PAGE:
Dominos are rectangular pieces of wood, clay, or plastic that can be arranged on end in long lines. They can also be stacked to form 3D structures like towers and pyramids. They have a lot of uses, including playing games and making art. One of the most popular uses for dominoes is to create complex, beautiful patterns. A person who makes these kinds of designs is called a domino artist. This type of art is often done for competitions, where builders compete to see whose set can generate the most impressive effect or reaction before an audience of fans.
When a domino falls, it converts most of its potential energy into kinetic energy, which is the energy of motion (see Domino Effect). Then, some of that kinetic energy is transferred to the next domino in line, giving it the push it needs to fall. This process continues until all of the dominoes have fallen. When you think about it, this is a pretty amazing example of the power of a chain reaction.
Lily Hevesh has been creating mind-blowing domino setups since she was 9 years old. Her grandparents gave her a classic 28-piece domino set, and she began stacking them in straight or curved lines and flicking them to watch them fall. Soon, she was creating dozens of these sets and posting her creations online.
As she got older, she realized that you can use a domino set to create much more than simple lines and arcs. You can create intricate grids that form pictures, stacked walls, and even 3D structures like towers and pyramids. Hevesh’s setups are so impressive that people call her a domino artist.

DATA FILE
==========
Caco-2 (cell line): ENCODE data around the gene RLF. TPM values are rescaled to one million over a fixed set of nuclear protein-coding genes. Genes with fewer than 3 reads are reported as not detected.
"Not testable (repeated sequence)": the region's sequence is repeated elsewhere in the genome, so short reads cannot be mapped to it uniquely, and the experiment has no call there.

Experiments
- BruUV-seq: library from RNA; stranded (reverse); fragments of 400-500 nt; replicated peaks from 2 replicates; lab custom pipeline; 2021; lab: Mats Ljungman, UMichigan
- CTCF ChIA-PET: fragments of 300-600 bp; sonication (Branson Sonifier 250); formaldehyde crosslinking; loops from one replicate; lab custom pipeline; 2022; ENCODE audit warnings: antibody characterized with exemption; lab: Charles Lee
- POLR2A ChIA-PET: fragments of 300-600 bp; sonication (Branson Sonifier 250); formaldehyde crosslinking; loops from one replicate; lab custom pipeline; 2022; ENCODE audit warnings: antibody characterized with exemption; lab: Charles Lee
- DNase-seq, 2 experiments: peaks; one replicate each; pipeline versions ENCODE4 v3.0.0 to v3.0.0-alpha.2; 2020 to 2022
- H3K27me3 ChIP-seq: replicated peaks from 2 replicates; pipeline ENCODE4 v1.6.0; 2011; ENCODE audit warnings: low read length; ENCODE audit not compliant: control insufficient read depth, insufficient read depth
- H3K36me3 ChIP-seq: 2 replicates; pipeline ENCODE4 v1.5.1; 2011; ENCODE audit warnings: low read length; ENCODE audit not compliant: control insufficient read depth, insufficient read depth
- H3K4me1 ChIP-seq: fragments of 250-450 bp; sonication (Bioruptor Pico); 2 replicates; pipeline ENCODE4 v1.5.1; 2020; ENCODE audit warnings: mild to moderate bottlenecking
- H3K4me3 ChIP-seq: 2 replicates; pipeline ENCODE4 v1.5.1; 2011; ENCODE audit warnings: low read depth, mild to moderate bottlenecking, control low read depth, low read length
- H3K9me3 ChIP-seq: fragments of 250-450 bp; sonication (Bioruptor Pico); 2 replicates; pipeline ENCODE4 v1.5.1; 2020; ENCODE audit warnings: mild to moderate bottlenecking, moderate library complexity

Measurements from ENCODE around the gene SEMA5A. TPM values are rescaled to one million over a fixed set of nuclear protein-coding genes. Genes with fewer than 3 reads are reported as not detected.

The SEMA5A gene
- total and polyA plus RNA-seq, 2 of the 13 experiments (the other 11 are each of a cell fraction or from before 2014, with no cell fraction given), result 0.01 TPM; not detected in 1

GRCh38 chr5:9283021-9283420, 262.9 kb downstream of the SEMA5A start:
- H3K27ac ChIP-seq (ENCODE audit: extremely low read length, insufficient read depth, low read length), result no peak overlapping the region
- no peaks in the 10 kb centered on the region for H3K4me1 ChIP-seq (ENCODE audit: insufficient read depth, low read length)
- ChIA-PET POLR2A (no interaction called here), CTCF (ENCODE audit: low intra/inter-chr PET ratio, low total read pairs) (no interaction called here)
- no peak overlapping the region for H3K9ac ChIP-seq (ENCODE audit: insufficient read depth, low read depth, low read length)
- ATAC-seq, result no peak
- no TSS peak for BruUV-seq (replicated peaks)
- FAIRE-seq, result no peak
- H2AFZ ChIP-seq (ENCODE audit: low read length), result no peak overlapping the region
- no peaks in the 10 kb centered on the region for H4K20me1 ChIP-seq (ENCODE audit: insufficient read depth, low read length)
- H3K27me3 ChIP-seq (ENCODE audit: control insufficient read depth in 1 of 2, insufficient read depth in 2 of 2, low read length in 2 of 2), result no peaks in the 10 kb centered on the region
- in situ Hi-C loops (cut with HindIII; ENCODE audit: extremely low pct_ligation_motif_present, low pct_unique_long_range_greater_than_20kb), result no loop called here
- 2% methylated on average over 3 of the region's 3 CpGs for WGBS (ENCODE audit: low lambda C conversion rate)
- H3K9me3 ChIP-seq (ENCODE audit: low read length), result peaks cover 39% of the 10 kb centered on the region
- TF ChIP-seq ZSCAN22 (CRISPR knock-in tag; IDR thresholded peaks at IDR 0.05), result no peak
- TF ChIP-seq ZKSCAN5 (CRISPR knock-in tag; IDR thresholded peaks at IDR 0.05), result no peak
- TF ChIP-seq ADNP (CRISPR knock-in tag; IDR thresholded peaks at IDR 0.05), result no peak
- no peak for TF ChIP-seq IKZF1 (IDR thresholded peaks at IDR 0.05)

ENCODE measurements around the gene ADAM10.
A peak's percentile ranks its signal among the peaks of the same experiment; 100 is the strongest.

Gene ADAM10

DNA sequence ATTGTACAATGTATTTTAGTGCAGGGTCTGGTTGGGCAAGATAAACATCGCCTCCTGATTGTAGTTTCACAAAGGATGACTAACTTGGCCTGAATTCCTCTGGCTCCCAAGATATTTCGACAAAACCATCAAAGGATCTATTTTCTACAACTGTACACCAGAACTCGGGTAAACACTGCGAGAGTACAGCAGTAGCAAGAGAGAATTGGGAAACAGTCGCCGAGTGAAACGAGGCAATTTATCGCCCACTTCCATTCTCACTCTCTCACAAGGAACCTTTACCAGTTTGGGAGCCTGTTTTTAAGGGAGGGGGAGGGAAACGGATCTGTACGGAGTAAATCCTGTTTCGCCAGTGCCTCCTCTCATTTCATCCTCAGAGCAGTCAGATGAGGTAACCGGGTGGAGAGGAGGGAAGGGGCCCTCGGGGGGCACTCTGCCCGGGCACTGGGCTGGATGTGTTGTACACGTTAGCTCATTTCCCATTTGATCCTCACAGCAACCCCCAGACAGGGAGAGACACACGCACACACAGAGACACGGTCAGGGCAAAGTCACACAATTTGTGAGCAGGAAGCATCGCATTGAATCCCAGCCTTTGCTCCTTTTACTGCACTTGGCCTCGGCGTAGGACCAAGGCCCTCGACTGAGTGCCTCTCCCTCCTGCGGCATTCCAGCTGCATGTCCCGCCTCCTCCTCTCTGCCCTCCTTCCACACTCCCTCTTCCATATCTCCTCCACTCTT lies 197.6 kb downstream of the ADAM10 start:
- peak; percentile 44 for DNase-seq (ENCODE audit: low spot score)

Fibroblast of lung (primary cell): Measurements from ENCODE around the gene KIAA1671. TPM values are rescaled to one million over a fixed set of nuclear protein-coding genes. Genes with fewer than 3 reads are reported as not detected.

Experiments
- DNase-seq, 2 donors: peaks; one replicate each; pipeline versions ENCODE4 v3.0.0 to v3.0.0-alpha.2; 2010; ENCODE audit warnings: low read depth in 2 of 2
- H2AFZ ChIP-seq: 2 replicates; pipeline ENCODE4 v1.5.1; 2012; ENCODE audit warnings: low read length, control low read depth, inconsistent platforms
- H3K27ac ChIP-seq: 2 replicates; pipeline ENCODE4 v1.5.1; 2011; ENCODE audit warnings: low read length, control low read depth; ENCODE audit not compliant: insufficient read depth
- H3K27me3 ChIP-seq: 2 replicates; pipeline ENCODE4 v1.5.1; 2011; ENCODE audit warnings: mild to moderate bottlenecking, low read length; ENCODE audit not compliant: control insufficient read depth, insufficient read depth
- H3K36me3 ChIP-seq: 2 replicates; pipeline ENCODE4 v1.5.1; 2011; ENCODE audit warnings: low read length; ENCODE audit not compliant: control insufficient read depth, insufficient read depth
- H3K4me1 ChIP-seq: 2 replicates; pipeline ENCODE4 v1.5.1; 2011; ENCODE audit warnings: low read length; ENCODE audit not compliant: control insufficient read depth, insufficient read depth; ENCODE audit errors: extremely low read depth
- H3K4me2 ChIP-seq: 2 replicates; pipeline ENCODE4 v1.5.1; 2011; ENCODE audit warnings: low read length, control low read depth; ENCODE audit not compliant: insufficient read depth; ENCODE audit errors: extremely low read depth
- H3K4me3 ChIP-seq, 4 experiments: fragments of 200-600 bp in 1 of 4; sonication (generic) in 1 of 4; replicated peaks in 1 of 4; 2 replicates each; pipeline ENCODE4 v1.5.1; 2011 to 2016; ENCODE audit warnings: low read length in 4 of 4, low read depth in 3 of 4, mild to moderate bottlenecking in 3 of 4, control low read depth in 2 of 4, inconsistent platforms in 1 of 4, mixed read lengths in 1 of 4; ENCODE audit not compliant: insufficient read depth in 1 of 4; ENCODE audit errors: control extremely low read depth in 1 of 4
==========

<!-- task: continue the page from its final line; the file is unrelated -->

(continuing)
Hevesh’s creative process starts with planning out the design for a particular set. She draws arrows to show the way she wants each domino to fall, and then she creates test versions of each section of an installation. Once she has each section working well, she builds it up. She starts with the largest 3-D sections, then adds flat arrangements and finally the domino lines that connect all of the sections together.
The word “domino” comes from the Italian word for “little ruler.” The term is also used in French to refer to a cape worn by a priest over a white surplice during carnival season or at a masquerade. The term also has an earlier sense referring to a long, hooded cloak or a long robe that is paired with a mask.
In the early days of Domino’s, the company struggled with high employee turnover. David Brandon, the CEO before Doyle, understood that Domino’s needed to change things up and quickly implemented new changes, including a more relaxed dress code and leadership training programs. He also made it a priority to speak directly with employees and listen to their concerns. This approach, which has been carried on by Doyle and other leaders, has helped to improve the company’s culture and morale.